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Given a random symmetric matrix A whose entries are Poisson distributed, can anything be said about the distribution of A's eigenvalues? Would be great if someone could link a paper citing such a result!

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  • $\begingroup$ Principal component analysis and factor analysis would be where I would look. Also, for a general symmetric matrix the eigenvalues can be positive, negative, or complex. $\endgroup$ – probabilityislogic Jan 10 '18 at 11:38
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    $\begingroup$ But is there a result that talks about what the underlying distribution of these eigenvalues could be ? $\endgroup$ – cbro Jan 10 '18 at 13:24
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    $\begingroup$ (1/2) I think quite a lot can be said although I don't have the time to post a full answer right now. I'd guess that the exact distribution is intractable since even in the 2x2 case $$A = \begin{bmatrix} X & Y \\ Y & Z\end{bmatrix}$$ the eigenvalues are $$\lambda = \frac{X + Z \pm \sqrt{(X - Z)^2 + 4Y^2}}{2}.$$ Maybe you can find an analytical form for that, but I'd be really surprised if you can find one in the general case (not saying it's impossible though!). More generally, I did a few simulations and it seems that if the eigenvalues are $\lambda_1 \geq \dots \geq \lambda_n$ then $\endgroup$ – jld Jan 11 '18 at 15:29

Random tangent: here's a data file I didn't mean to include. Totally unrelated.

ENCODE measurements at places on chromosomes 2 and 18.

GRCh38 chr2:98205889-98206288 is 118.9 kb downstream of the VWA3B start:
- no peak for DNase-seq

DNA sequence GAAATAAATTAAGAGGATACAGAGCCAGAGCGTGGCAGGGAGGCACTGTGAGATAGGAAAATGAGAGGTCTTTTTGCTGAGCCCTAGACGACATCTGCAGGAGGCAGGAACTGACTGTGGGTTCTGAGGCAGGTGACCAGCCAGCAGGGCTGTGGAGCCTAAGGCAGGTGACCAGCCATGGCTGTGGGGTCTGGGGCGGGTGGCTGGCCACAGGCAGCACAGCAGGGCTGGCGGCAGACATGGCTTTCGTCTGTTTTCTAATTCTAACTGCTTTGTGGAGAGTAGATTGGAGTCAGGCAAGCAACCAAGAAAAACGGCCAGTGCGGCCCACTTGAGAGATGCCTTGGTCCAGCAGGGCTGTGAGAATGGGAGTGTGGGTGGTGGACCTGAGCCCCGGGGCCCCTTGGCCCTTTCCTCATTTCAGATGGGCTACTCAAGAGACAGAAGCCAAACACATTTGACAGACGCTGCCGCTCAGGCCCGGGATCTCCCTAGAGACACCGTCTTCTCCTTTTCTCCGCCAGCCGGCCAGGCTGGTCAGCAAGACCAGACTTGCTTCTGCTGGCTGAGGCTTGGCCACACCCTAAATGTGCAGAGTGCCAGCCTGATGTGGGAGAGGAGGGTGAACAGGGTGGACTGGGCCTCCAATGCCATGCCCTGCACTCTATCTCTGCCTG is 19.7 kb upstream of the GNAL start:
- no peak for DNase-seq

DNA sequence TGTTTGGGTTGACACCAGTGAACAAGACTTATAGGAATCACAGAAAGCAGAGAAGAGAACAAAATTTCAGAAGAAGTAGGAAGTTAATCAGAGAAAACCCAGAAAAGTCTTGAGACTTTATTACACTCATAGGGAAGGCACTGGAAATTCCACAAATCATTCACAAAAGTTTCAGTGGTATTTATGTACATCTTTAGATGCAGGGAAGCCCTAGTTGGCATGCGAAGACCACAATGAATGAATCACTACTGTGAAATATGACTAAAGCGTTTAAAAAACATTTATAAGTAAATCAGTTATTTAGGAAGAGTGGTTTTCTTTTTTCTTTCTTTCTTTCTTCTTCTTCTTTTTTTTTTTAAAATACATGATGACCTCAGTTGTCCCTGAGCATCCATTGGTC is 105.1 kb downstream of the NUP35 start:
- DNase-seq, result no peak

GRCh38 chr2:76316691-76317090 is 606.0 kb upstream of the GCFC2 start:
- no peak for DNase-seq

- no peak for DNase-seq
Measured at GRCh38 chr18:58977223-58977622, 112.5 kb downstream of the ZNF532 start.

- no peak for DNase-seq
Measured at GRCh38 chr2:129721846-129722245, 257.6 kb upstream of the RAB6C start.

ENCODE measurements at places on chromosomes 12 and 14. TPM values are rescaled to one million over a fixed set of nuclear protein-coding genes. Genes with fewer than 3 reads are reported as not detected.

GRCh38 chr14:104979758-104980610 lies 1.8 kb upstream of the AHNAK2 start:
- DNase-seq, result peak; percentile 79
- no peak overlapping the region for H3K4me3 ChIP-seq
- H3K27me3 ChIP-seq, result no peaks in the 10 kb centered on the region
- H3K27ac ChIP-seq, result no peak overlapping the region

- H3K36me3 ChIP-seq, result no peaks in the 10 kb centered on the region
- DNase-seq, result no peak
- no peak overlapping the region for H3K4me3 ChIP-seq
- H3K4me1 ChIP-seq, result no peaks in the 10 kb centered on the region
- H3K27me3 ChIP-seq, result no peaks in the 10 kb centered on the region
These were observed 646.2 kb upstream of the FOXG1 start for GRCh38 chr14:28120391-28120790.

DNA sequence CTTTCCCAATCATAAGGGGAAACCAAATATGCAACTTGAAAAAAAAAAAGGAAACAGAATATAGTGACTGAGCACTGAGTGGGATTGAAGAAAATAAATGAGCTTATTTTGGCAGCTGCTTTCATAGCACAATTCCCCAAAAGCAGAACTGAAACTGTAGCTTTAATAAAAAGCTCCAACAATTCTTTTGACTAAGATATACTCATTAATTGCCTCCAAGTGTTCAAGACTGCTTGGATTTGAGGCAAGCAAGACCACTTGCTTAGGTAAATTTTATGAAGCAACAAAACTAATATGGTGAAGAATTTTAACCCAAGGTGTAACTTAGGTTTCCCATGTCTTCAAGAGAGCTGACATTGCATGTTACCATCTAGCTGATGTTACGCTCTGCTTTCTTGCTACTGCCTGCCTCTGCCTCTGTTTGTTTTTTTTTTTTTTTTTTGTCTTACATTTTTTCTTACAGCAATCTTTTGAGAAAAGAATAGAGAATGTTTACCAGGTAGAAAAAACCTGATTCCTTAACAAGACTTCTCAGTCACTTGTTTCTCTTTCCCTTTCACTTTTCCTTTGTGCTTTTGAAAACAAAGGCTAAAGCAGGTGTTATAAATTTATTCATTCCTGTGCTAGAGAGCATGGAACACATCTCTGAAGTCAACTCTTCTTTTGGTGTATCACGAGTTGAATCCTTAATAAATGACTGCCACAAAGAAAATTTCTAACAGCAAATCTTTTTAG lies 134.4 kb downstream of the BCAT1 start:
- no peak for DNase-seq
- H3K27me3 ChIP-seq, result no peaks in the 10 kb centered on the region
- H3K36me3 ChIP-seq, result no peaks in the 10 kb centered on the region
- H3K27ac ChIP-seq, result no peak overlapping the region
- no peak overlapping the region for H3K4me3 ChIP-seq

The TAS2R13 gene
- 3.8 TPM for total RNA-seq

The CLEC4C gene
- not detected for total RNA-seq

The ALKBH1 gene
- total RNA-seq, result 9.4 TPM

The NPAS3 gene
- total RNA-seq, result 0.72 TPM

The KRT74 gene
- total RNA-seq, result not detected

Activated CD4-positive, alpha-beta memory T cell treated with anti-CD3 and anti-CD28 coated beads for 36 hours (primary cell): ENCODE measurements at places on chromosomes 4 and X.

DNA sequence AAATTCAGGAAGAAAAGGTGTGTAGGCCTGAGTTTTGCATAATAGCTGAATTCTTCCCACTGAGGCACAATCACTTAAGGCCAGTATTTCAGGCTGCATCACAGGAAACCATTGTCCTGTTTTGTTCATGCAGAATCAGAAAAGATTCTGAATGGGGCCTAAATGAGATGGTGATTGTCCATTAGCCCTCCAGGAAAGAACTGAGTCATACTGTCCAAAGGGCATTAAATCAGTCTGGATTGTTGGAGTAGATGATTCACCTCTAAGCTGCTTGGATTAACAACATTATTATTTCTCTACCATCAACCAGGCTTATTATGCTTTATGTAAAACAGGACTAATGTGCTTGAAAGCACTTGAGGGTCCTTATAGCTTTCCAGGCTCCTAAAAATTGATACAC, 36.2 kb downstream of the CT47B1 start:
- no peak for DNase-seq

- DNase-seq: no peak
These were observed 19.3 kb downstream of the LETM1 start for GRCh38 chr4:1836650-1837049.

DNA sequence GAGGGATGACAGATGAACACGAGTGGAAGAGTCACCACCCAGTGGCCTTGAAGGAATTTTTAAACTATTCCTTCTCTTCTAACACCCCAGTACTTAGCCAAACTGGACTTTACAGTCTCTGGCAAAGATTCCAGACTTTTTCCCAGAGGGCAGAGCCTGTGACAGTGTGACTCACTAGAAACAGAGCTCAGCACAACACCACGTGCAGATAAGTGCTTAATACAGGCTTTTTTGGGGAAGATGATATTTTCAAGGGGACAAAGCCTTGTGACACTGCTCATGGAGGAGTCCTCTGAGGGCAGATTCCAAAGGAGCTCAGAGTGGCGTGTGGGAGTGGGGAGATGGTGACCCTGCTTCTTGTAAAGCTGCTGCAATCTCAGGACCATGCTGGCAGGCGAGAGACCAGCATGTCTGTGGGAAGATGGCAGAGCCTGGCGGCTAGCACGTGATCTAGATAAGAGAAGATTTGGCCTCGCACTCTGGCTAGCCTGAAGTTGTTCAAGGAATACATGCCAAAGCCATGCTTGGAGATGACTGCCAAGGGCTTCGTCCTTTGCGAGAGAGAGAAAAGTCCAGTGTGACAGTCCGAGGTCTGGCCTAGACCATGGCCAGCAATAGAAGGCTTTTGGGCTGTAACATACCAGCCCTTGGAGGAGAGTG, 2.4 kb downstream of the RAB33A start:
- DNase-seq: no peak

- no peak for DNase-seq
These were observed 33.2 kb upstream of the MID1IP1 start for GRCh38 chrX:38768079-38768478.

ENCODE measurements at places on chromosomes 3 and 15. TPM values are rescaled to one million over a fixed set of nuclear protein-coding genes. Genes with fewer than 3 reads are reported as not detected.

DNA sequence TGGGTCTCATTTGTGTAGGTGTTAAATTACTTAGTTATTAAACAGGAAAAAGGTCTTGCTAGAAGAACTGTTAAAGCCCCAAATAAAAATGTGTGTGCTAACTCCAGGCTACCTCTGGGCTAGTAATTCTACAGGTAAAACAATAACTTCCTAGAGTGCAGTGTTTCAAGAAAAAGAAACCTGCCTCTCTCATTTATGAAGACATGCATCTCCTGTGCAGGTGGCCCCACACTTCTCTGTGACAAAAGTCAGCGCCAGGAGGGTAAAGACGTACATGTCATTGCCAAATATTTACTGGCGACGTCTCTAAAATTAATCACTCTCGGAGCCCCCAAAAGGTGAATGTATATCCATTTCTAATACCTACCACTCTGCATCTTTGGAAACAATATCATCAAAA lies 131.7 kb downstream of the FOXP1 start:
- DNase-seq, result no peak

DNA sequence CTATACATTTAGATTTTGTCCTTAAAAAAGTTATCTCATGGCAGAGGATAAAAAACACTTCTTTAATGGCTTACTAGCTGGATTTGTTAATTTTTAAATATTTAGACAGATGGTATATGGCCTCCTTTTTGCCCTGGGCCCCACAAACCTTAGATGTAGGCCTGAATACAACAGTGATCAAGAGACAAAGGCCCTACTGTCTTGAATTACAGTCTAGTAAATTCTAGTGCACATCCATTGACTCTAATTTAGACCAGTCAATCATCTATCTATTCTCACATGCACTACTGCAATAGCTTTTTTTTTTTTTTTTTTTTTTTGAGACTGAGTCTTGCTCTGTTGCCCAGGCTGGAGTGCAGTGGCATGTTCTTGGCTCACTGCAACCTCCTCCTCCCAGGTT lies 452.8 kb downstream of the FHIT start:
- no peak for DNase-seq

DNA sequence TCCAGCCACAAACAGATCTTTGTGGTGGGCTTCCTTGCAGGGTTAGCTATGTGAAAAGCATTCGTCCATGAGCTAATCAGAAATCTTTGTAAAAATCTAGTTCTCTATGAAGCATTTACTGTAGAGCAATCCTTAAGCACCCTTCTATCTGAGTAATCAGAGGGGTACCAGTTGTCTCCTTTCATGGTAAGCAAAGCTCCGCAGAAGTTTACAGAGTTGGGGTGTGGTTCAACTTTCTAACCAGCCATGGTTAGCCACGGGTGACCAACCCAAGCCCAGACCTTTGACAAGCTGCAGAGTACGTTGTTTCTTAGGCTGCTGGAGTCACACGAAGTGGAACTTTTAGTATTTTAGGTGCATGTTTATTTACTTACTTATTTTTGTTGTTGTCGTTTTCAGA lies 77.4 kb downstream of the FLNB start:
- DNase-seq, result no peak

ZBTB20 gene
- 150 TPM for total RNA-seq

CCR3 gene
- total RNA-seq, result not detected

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    $\begingroup$ (2/2) $\lambda_2$ through $\lambda_n$ follow a semi-circle distribution while $\lambda_1$ gets bigger, much like what happens with the eigenvalues of a random uniform matrix. See here for some terms to get started: mathworld.wolfram.com/WignersSemicircleLaw.html and more generally you'll want to look into various semicircle laws for random matrices. You've got a nice case in that everything's real, iid, and all moments are finite, so I bet you can work out an asymptotic distribution. I'd love to see this presented if you or someone else does it $\endgroup$ – jld Jan 11 '18 at 15:31
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    $\begingroup$ Thanks for the interesting insight @Chaconne! I think I will try to think about this result some more later. I needed such a result for something else I was trying to prove, but I guess this seems to be an interesting problem that still remains open and you (and possibly others) are interested in the solution! :) $\endgroup$ – cbro Jan 12 '18 at 3:44

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